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This eBook from the Gutenberg Project consists of approximately 236 pages of information about Adventures in Criticism.
in Class 2 is largely imitative.  Virgil was imitative, Keats was imitative—­to name but a couple of sufficiently striking examples.  And Daniel, who belongs to this class, was also imitative.  But for a poet of this class to reach the heights of song, there must come a time when out of imitation he forms a genuine style of his own, and loses no mental fertility in the transformation.  This, if I may use the metaphor, is the mauvais pas in the ascent of Parnassus:  and here Daniel broke down.  He did indeed acquire a style of his own; but the effort exhausted him.  He was no longer prolific; his ardor had gone:  and his innate self-distrustfulness made him quick to recognize his sterility.

Soon after the accession of James I., Daniel, at the recommendation of his brother-in-law, John Florio, possibly furthered by the interest of the Earl of Pembroke, was given a post as gentleman extraordinary and groom of the privy chamber to Anne of Denmark; and a few months after was appointed to take the oversight of the plays and shows that were performed by the children of the Queen’s revels, or children of the Chapel, as they were called under Elizabeth.  He had thus a snug position at Court, and might have been happy, had it been another Court.  But in nothing was the accession of James more apparent than in the almost instantaneous blasting of the taste, manners, and serious grace that had marked the Court of Elizabeth.  The Court of James was a Court of bad taste, bad manners, and no grace whatever:  and Daniel—­“the remnant of another time,” as he calls himself—­looked wistfully back upon the days of Elizabeth.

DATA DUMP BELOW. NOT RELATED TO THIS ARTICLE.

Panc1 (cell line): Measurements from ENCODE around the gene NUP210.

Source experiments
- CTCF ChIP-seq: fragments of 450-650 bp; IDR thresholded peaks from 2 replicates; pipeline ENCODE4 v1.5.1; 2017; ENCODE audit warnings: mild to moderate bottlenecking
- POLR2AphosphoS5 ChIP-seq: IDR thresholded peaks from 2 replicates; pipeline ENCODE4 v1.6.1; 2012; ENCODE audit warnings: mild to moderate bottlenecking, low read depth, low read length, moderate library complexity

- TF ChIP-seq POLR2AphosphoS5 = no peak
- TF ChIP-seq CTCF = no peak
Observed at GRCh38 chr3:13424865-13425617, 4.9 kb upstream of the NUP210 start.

“But whereas he came planted in the spring,
     And had the sun before him of respect;
     We, set in th’ autumn, in the withering
     And sullen season of a cold defect,
     Must taste those sour distastes the times do bring
     Upon the fulness of a cloy’d neglect. 
     Although the stronger constitutions shall
     Wear out th’ infection of distemper’d days ...”

And so he stood dejected, while the young men of “stronger constitutions” passed him by.

In this way it happened that Daniel, whom at the outset his contemporaries had praised with wide consent, and who never wrote a loose or unscholarly line, came to pen, in the dedicatory epistle prefixed to his tragedy of “Philotas,” these words—­perhaps the most pathetic ever uttered by an artist upon his work: 

    “And therefore since I have outlived the date
     Of former grace, acceptance and delight. 
     I would my lines, late born beyond the fate
     Of her[A] spent line, had never come to light;
     So had I not been tax’d for wishing well,
     Nor now mistaken by the censuring Stage,
     Nor in my fame and reputation fell,
     Which I esteem more than what all the age
     Or the earth can give. But years hath done this wrong,
     To make me write too much, and live too long
.”

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